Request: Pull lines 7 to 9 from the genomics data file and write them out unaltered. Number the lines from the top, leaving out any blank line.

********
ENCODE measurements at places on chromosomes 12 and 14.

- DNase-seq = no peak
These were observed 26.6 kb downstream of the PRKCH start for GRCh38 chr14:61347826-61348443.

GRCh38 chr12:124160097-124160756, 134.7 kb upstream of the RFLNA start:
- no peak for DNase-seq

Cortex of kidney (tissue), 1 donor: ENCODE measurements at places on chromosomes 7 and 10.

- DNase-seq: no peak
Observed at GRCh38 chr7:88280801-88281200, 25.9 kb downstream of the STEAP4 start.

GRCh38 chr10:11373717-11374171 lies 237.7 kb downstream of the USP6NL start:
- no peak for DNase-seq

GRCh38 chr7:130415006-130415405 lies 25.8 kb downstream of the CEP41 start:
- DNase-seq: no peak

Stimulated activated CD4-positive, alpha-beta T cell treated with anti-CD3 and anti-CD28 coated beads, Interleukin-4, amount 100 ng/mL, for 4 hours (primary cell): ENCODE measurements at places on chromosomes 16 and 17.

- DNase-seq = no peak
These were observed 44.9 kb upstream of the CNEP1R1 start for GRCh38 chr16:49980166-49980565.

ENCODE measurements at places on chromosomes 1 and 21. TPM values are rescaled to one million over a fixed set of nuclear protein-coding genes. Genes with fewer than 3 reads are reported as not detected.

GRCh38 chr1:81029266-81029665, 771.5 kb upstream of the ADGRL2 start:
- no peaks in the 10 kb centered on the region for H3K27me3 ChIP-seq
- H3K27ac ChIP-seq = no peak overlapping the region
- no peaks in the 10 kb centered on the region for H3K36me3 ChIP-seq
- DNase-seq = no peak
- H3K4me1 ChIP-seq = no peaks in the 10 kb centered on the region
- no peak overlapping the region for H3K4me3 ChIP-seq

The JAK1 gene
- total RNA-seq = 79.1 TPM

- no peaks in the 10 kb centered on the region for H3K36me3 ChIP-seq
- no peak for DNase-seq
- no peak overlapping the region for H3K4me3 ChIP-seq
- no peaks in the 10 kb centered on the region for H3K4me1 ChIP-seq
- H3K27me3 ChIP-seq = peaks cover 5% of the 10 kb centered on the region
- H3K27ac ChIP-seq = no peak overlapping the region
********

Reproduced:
- DNase-seq: no peak
Observed at GRCh38 chr7:88280801-88281200, 25.9 kb downstream of the STEAP4 start.

GRCh38 chr10:11373717-11374171 lies 237.7 kb downstream of the USP6NL start: